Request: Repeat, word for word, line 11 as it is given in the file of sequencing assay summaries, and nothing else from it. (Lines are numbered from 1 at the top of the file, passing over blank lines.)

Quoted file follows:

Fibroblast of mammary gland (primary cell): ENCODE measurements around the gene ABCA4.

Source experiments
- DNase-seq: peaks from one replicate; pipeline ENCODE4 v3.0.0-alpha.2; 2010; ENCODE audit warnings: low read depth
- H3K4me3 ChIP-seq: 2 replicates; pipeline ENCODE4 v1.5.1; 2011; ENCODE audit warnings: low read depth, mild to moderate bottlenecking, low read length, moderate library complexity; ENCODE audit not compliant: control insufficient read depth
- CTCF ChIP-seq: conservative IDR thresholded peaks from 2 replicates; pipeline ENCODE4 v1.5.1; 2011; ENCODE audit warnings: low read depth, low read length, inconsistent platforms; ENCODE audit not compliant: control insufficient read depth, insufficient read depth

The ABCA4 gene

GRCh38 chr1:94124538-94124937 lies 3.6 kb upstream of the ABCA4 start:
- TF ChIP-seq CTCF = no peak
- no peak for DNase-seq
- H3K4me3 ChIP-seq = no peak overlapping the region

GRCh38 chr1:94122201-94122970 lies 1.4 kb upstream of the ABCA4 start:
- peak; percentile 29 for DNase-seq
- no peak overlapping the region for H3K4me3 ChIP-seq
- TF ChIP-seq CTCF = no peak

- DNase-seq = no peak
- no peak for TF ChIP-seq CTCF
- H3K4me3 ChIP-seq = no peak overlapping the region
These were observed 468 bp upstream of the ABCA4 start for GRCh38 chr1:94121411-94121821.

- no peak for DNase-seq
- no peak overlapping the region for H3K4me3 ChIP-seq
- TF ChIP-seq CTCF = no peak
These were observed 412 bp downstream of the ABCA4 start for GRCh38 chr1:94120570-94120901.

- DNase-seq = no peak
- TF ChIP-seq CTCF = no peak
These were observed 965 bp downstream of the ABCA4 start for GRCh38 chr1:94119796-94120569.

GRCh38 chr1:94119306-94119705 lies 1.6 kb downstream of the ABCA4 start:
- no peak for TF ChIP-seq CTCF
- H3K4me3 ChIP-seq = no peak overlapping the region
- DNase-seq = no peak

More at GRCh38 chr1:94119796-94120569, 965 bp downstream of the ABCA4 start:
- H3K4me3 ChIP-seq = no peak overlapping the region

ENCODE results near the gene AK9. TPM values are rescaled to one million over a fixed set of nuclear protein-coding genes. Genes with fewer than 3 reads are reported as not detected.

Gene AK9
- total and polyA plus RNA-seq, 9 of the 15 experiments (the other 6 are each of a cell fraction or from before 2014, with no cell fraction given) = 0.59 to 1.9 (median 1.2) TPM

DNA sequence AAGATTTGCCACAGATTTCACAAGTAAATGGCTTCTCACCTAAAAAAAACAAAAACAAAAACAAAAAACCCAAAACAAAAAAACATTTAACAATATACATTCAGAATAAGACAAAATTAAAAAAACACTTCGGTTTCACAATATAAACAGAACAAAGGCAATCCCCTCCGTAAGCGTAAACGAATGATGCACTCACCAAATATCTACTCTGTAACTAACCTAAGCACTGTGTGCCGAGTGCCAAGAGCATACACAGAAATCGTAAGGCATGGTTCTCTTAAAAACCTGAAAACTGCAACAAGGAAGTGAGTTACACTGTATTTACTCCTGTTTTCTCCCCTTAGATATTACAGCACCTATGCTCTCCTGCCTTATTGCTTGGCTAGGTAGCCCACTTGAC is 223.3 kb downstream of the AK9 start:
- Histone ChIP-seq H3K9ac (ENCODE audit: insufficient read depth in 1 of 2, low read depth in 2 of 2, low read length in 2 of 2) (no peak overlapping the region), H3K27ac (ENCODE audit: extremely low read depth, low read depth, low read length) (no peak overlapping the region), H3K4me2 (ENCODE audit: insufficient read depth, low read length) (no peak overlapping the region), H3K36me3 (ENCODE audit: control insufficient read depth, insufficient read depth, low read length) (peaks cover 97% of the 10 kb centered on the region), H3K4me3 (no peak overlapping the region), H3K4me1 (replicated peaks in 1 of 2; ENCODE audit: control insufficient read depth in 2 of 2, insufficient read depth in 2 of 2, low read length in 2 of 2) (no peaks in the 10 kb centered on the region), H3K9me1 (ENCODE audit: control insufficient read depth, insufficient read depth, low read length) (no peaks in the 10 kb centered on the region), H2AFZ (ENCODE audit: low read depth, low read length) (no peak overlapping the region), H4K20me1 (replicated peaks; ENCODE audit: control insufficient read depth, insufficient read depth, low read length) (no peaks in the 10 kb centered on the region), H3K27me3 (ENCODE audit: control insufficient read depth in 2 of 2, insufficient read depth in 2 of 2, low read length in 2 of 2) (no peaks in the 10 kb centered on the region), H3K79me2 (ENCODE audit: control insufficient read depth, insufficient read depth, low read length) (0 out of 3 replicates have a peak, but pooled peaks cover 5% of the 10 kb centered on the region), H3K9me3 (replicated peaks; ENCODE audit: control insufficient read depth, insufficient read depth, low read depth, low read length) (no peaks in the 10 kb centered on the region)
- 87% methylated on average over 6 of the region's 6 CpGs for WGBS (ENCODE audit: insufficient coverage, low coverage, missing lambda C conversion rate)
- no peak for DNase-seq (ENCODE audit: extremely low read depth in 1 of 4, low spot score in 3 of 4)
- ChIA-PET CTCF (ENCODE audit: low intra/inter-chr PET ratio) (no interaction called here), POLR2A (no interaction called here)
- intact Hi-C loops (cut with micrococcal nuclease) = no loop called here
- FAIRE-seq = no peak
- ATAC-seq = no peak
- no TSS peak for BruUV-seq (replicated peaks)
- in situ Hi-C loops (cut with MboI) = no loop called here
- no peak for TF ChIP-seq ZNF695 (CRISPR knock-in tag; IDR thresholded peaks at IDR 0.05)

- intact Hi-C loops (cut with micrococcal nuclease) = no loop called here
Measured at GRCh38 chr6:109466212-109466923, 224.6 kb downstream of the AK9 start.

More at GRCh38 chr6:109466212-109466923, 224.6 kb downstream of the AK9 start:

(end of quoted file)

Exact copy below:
GRCh38 chr1:94122201-94122970 lies 1.4 kb upstream of the ABCA4 start: